Asia Singapore Woman casually carries large endangered grey crowned crane near MacRitchie

Woman casually carries large endangered grey crowned crane near MacRitchie

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A video shared on several social media pages showed a woman strolling down Joan Road, near MacRitchie Reservoir clutching a large endangered bird with a big smile. The bird is an endangered grey crowned crane which is not a native bird species in Singapore.

It was reported in the newspapers about 10 years ago that grey crowned cranes and flamingos were parade in the extensive garden of a private estate in the Upper Thomson Road area.

The family which kept the cranes and the flamingo declined to talk to the press about the birds, but their domestic helper who did said that the birds have been with the family for almost a decade. A neighbour, who did not want to give her name, commented that the birds can get rowdy on occasions.

The woman who was carrying the bird in the latest video is described as a foreign domestic worker by a Facebook group which carried the video. It appears that the grey crowned crane is domesticated as it did not put up a struggle as the woman was carrying her.

The grey crowned crane is found in eastern and southern Africa, and is the national bird of Uganda. It is about 1 m tall, weighs 3.5 kg, and has a wingspan of 2 m. Its body plumage is mainly grey. The wings are predominantly white, but contain feathers with a range of colours, with a distinctive black patch at the very top. The head has a crown of stiff golden feathers. The sides of the face are white, and there is a bright red inflatable throat pouch. The bill is relatively short and grey, and the legs are black. They have long legs for wading through the grasses. The feet are large, yet slender, adapted for balance rather than defence or grasping. The sexes are similar, although males tend to be slightly larger. Young birds are greyer than adults, with a feathered buff face.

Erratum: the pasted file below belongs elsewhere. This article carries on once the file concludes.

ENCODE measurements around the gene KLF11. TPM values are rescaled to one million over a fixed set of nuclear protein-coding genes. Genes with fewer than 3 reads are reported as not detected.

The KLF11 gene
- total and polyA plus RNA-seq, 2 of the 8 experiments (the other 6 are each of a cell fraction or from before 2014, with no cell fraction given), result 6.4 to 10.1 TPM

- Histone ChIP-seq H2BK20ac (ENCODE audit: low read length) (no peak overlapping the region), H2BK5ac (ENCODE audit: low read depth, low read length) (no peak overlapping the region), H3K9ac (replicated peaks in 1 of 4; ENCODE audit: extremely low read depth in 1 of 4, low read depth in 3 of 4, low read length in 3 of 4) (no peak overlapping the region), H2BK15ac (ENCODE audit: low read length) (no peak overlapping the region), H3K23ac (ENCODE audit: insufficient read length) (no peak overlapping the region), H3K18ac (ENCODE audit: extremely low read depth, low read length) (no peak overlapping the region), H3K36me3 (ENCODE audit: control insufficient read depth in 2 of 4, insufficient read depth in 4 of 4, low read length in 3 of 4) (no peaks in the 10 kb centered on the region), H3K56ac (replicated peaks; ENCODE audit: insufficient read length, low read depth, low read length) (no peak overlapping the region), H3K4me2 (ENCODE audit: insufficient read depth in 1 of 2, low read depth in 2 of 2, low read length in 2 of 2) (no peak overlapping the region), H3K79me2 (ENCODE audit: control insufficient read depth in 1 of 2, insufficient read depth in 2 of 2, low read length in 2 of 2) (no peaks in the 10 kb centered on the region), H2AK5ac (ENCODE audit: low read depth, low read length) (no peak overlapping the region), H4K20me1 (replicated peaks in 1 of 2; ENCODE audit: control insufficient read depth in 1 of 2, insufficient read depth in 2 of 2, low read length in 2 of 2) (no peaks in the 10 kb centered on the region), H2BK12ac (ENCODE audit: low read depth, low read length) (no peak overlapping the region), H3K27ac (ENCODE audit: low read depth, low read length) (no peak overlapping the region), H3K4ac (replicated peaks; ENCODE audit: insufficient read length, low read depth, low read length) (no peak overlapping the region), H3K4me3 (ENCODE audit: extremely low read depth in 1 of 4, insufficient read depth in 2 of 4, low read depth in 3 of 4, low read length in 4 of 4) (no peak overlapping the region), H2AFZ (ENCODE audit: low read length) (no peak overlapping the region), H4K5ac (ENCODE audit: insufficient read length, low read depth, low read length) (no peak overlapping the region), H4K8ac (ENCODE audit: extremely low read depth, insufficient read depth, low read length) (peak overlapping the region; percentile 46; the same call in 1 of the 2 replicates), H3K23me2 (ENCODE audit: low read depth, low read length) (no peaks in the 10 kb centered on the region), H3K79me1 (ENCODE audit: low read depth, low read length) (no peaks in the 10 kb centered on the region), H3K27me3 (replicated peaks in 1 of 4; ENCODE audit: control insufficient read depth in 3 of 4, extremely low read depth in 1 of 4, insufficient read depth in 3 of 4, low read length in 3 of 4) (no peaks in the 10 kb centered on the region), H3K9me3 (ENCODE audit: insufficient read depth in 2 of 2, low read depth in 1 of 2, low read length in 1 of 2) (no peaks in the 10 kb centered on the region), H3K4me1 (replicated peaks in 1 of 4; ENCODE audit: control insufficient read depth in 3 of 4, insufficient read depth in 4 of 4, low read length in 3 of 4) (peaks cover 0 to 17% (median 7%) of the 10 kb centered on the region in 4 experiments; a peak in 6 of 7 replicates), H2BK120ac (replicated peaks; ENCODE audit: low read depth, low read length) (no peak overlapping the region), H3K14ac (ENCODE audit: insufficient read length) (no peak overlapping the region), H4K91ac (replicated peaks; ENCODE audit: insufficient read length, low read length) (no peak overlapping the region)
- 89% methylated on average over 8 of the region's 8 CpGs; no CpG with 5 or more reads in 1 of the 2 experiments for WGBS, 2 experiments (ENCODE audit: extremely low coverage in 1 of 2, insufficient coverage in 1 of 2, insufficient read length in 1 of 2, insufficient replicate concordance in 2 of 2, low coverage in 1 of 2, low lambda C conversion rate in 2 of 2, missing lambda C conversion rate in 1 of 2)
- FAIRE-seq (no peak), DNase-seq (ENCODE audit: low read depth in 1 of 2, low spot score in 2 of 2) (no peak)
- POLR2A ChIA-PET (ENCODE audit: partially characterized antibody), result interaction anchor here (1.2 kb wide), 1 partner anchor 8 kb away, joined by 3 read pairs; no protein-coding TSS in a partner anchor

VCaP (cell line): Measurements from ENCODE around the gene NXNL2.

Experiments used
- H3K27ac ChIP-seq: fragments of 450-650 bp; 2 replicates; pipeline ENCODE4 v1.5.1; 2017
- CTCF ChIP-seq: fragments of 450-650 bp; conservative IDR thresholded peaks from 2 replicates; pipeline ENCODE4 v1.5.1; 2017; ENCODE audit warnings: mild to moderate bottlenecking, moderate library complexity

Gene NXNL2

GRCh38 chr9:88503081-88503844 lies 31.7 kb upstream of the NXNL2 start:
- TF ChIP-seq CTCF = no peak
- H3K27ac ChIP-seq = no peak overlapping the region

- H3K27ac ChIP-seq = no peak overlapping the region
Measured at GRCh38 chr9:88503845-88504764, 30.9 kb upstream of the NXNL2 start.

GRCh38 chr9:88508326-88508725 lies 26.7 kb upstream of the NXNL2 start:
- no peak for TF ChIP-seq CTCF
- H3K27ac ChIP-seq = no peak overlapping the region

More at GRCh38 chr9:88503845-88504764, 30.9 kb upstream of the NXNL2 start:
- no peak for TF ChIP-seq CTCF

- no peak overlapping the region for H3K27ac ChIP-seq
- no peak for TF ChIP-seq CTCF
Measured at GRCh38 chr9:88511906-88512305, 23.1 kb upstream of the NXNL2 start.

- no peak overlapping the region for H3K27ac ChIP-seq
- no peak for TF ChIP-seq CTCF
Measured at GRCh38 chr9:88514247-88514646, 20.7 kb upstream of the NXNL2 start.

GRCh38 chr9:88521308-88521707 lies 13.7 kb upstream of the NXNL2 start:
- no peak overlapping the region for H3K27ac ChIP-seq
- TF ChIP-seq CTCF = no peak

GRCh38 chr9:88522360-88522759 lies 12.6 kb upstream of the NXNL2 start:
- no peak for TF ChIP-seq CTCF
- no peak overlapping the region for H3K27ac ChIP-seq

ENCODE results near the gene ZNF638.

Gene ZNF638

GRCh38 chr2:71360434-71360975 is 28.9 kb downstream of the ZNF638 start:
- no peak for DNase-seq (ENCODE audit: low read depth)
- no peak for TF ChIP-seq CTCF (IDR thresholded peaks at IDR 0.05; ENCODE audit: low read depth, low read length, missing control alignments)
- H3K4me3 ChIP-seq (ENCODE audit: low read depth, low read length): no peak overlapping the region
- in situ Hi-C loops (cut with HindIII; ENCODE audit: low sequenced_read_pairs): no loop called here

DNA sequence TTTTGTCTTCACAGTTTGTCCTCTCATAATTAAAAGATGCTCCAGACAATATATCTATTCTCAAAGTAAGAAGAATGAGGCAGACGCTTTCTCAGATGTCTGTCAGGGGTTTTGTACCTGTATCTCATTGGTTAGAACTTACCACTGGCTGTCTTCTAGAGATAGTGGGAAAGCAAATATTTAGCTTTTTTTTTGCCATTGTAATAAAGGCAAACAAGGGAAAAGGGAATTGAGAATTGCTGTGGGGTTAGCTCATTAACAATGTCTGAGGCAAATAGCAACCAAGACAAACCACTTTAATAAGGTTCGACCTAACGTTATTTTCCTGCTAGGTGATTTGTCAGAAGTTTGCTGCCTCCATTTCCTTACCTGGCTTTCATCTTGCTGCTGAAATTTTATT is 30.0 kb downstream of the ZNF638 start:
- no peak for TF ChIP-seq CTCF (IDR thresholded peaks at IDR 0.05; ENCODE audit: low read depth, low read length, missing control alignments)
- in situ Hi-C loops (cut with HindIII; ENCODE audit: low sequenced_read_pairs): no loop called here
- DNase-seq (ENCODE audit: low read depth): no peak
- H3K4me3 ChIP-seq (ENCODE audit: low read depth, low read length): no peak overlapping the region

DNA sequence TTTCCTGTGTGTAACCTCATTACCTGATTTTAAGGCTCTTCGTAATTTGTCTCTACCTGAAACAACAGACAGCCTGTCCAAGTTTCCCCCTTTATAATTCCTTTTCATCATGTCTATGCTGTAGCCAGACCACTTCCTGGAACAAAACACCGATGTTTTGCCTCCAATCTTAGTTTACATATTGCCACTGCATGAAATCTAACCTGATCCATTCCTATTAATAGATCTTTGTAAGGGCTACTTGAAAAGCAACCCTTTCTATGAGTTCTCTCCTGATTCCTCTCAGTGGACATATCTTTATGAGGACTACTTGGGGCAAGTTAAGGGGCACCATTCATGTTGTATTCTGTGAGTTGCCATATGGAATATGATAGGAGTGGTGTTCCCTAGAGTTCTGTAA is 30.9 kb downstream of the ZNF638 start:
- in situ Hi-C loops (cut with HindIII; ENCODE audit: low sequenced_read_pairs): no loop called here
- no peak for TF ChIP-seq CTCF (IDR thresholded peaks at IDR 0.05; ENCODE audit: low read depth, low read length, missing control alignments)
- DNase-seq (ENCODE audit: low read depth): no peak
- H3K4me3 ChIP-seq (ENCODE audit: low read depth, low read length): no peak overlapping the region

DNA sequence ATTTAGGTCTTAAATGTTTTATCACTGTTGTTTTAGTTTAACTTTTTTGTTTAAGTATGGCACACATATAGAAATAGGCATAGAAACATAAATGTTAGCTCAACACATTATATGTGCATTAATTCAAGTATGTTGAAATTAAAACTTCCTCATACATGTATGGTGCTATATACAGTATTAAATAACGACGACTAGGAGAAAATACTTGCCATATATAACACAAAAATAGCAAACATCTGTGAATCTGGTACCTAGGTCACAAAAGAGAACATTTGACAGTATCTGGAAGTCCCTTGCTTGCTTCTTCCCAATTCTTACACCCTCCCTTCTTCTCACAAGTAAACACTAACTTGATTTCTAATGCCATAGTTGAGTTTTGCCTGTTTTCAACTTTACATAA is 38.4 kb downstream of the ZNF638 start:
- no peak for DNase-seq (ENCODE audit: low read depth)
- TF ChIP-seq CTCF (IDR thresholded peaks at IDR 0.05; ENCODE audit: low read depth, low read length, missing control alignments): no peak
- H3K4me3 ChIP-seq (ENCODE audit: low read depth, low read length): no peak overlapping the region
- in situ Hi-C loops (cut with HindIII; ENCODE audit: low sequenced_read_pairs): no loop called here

This species and the black-crowned crane are the only cranes that can roost in trees, because of a long hind toe that can grasp branches. This trait is assumed to be an ancestral trait among the cranes, which has been lost in the other subfamily. Crowned cranes also lack a coiled trachea and have loose plumage compared to the other cranes.

The Animal & Veterinary Service (AVS) makes it is legal to import and care for such rare birds but additional permits are required for import, export, or re-export of endangered ornamental birds listed under the Convention on International Trade in Endangered Species of Wild Fauna and Flora (CITES).

This is not the first time that this species of bird has been sighted in Singapore. One had appeared in the Seletar area, more specifically in the Seletar Country Club golf course where it has lived since 2013.

Another similar species was also seen pecking at a black car and looking at its reflection in a video posted to the Facebook group, Singapore Wildlife Sightings in December 2020.

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